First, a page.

All maths will do for you is giving you the ability to describe concept that would otherwise be too abstract or complex for normal english to deal with.

When you use the word apple you know pretty well what you're talking about, yet you probably don't know how it was grown, what pesticides or agricultural techniques were used, nor are concerned with the market dynamics of selling or buying apples, yet you accept that the word apple and the actual object are part of your language and you need to know what one is to have certain conversations.
Maths works exactly the same way.
You don't need to go all the way back to knowing all the axioms, or knowing off the top of your head all the properties of algebric operations, before you understand what a vector is, but to have a conversation about 3D where both sides can share and understand, knowledge of what sampling, interpolation, linear algebra etc. are is fairly necessary, and not so hard to deal with that it should excuse not putting some effort into it.

I'm more then happy to crusade for the learning of the basics, and to keep explaining the same concepts over and over. I think it's acceptable that people need a lot of pushing to get past their scare of "technical" concepts.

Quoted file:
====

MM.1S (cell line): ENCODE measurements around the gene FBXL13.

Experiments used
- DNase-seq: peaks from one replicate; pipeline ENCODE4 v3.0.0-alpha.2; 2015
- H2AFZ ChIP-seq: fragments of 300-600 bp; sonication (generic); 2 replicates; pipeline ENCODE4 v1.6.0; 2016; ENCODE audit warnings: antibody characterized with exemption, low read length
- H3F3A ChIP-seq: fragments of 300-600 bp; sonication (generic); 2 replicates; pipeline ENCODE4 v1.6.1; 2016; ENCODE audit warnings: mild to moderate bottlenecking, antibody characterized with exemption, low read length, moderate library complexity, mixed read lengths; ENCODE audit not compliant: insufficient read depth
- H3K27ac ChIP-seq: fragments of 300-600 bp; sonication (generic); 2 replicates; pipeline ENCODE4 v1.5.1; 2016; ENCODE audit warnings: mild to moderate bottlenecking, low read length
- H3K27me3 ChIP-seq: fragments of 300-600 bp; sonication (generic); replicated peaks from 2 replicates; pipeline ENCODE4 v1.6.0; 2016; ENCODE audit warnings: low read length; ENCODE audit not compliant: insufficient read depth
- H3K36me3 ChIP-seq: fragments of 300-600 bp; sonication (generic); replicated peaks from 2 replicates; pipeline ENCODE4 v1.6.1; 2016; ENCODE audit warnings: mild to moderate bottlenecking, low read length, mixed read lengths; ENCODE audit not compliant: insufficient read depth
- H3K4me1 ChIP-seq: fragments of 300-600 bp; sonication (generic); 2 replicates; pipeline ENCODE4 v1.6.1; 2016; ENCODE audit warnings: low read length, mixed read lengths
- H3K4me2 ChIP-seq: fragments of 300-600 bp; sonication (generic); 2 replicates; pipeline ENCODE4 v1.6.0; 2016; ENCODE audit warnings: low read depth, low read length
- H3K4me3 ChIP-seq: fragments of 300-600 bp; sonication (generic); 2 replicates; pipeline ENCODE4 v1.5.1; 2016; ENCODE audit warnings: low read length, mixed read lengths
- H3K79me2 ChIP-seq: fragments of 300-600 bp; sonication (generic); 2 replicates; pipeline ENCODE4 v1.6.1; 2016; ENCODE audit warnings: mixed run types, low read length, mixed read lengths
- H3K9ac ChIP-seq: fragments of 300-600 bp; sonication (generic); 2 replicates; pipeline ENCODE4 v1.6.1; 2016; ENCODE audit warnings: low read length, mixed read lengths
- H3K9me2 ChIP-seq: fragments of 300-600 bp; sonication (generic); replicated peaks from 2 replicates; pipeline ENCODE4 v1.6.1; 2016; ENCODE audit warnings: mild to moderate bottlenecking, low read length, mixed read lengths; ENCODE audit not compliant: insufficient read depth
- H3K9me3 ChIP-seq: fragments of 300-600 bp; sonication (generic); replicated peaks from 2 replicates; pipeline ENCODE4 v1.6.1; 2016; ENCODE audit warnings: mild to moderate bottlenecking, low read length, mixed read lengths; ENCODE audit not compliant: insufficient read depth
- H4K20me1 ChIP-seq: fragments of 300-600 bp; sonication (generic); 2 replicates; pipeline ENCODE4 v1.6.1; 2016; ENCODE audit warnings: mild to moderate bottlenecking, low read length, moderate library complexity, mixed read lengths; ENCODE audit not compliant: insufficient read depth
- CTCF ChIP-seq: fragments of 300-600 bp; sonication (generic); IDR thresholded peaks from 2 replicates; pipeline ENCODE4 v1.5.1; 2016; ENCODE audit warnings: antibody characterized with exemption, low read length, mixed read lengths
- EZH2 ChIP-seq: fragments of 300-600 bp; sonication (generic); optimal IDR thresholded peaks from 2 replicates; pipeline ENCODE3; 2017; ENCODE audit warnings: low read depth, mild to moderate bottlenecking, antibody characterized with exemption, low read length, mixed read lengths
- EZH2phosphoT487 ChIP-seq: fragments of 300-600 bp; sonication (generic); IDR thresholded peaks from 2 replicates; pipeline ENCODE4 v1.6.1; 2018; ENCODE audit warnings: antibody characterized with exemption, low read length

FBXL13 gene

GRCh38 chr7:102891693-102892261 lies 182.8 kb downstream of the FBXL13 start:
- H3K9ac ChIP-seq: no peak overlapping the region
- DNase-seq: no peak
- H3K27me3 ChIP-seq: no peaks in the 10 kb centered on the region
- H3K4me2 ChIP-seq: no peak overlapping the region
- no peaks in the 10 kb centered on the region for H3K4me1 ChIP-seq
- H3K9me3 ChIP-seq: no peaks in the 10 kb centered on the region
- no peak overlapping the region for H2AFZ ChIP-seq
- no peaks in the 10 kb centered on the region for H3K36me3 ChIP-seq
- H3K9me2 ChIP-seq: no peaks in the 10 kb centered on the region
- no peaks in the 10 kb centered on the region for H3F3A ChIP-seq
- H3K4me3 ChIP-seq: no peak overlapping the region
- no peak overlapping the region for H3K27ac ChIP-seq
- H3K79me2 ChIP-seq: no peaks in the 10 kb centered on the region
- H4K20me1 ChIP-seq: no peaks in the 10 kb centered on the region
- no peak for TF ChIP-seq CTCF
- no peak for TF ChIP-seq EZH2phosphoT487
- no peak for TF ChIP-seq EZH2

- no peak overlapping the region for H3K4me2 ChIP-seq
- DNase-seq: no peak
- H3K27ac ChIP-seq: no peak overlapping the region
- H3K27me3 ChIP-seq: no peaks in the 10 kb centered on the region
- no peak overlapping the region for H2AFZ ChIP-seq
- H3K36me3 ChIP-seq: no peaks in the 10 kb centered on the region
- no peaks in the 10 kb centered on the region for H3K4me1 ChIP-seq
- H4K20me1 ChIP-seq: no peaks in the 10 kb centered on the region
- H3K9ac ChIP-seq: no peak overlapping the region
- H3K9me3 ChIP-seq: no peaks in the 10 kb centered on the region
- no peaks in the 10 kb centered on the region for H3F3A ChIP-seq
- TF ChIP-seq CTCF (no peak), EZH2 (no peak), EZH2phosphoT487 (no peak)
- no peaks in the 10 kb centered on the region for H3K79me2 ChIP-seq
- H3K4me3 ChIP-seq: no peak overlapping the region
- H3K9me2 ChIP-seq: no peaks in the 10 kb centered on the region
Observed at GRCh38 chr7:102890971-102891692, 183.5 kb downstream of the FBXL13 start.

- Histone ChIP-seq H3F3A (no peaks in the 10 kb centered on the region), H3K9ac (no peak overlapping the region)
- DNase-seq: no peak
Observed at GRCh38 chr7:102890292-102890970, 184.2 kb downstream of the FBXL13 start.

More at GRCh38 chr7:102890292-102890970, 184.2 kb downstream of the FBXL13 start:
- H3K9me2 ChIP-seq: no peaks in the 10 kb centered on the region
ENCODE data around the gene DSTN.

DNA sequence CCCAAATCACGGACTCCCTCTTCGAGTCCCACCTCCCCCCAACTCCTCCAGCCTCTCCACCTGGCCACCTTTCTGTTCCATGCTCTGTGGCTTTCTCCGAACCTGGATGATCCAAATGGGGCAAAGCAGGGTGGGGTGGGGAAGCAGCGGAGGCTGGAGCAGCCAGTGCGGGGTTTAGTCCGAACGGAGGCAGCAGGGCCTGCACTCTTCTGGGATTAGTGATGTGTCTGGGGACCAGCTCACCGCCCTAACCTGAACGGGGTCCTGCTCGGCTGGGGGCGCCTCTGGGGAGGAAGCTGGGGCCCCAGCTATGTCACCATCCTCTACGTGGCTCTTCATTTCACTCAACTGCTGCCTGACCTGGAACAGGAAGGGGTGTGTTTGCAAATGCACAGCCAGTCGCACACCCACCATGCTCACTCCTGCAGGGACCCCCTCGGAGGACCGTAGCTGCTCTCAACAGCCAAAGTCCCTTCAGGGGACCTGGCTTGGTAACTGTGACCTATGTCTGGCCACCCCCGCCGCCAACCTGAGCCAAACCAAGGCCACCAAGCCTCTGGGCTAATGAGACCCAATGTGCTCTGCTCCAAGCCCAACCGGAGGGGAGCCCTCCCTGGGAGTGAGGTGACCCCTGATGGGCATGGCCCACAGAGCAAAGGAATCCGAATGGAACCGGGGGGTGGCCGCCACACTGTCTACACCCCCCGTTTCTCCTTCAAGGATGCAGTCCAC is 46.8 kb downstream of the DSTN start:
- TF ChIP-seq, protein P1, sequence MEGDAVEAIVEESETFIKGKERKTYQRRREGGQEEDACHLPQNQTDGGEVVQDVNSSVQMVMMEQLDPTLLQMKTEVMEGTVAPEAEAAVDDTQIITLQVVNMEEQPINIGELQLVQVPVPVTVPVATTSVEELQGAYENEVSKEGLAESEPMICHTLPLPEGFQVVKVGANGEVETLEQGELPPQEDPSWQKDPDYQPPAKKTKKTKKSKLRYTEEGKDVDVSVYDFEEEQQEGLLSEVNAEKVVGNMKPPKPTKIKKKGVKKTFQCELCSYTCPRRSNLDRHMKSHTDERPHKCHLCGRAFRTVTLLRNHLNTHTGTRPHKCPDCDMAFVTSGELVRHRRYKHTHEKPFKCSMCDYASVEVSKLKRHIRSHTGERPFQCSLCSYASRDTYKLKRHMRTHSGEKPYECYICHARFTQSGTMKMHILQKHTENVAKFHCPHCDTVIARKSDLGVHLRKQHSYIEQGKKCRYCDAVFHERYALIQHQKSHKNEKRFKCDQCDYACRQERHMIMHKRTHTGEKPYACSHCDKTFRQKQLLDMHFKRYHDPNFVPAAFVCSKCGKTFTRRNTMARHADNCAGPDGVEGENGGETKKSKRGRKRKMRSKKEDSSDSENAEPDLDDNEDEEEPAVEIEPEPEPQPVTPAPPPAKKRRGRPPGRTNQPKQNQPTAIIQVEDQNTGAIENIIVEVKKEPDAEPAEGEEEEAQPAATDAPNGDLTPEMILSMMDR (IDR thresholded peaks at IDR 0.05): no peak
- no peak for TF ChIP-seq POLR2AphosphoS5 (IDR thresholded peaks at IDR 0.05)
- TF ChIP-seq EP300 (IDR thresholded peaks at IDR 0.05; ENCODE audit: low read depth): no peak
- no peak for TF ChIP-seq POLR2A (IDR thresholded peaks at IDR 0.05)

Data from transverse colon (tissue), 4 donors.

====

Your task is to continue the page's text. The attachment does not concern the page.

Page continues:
I still stand by the saying "give a man a fish and he won't be hungry for the day, teach a man to fish, and he'll never be hungry again" though; which is why I try to avoid spoonfeeding explicit examples and code bits unless it's instrumental to learning the backend concepts.

I'm done babbling now.

Mic_Ma
09 September 2006, 03:10 AM
Not everybody who has learned maths remembers it well enough years and years after. Yes, I did vectors, and quite a bit more after that, I vaguely remember Fourier Transforms (unrelated to this) and that I was about get to tensors. But that was 10 years ago, and I haven't touched maths since.

There is often confusion with terms (vectors after all are something completely different in, say, Biology, and in the maths I learned they were not merely a set of 3 numbers) and programming seems to be full of terms that sound familiar, yet have different meanings from the ones I -hazily- remember.

Call me stupid, but I find it quite hard to start scripting anything useful. You don't know a programming term and look it up, only to find that it is explained with 10 other terms you don't know. It's quite a jungle to get through, and frustrating it is. I'm sure it's not that hard and can be done. I'm also sure it could be made a lot easier and more accessible to a wider public.

So, I find it a bit offensive to assume that everyone who starts scripting -and gets it a bit wrong- to be ignorant of the underlying principles.

Sbowling
09 September 2006, 05:45 AM